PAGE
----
NEW MULTICULTURALISM IN BOLIVIA?
25 Jul, 2014 | OLLIE VARGAS
Since the social struggles of the early 2000s and the election of Evo Morales, Bolivian identity has taken on a new importance. For the first time, the State has sought to recognise and incorporate marginalised indigenous communities in the new Estado Plurinacional.
However, there’s a continuity with the old order, characterised as a period of multicultural neoliberalism. It’s comparable to the situation in post-apartheid South Africa; in both countries, an anti-capitalist, anti-racist and anti-imperialist struggle preceded the election of the new ‘progressive’ governments. Yet, these were ultimately contained and transformed into a struggle of ‘stages’—a ‘cultural’ stage where a new bourgeoisie drawn from the oppressed racial groups emerges and existing power relations stay intact, and a separate stage of socialist transformation, promised some- time in the undefined future. An example of this, in the Bolivian context, is the notorious claim by Vice President Álvaro García Linera that socialism is not possible for 50 to 100 years and, instead, the task is to build ‘Andean-Amazonian’ capitalism.
What this arguably shows is that, while there is a discourse of indigenous liberation and rhetoric of constructing the ‘plurinational’ state on the basis of Bolivia’s many indigenous communities, this project is not seen as running parallel to a wider transformation of material relations. The key task is seen as building a capitalism of the indigenous, rather than locating the roots of indigenous oppression in capitalism itself. In short, there is a separation of liberation struggles with anti-systemic struggles.
This kind of identity politics has a history in Bolivia, especially since the end of General Hugo Banzer’s dictatorship in the 1980s. This spawned an important political tendency known as Katarismo — the brainchild of urban Aymara intellectuals who sought to grapple with a new neoliberal Bolivia of highly racialised capitalism, but in which the traditional agent of change –the organised working class– have suffered debilitating setbacks. These new intellectuals looked to ethnic nationalism over class-based struggle. But, like all forms of nationalism, it vacillates between playing a progressive role but also a potentially reactionary one.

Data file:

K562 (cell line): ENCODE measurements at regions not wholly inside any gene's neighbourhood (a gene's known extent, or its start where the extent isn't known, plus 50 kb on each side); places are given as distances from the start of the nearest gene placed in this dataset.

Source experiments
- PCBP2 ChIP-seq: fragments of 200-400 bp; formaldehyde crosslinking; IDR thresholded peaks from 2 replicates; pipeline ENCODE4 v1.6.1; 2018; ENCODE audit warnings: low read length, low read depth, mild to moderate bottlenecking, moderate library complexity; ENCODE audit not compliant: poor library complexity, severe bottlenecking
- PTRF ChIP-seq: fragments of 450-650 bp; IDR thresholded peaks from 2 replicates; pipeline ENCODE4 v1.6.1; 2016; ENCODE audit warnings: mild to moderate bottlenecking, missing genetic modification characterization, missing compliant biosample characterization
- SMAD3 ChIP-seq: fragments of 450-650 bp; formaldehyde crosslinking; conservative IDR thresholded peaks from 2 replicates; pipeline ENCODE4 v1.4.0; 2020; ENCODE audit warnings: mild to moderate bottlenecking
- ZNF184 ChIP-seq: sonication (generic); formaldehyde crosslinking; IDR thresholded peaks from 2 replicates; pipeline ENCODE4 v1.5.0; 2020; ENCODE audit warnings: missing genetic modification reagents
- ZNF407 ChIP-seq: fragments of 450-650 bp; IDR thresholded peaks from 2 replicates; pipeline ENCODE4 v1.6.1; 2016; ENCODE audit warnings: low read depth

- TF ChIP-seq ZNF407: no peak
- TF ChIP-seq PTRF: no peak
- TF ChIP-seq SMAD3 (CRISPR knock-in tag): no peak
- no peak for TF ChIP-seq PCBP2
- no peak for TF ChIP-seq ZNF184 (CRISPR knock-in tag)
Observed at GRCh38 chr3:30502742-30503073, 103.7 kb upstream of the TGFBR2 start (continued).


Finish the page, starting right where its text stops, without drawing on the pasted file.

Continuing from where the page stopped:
For example, Victor Hugo Cardenas, Vice- president from 1993 to 1997 and the first indigenous politician to reach such heights, came from the katarista movement. However, he lined up behind the neoliberal right in enforcing the sweeping privatisations of that decade — measures that hit the indigenous poor the hardest. Even today, in the upcoming national elections, figures in the indigenous movement have sided with right-wing business interests and architects of 1980s neoliberalism. When the struggle against indigenous oppression is falsely separated from exploitation rooted in capitalism, reactionary distortions such as these take place.
To understand the multiculturalism of today, one has to look back both at the dynamics of the leftist indigenous movements before the electoral success of President Evo Morales’ MAS party, and at how the MAS then responded to the aspirations of those movements that swept them to power. Despite rhetorical commitment to both racial and economic liberation, separating the two into distinct ‘stages’made the realisation of either impossible and led to the continuation of the neoliberal multiculturalism that the leftist indigenous movements fought against.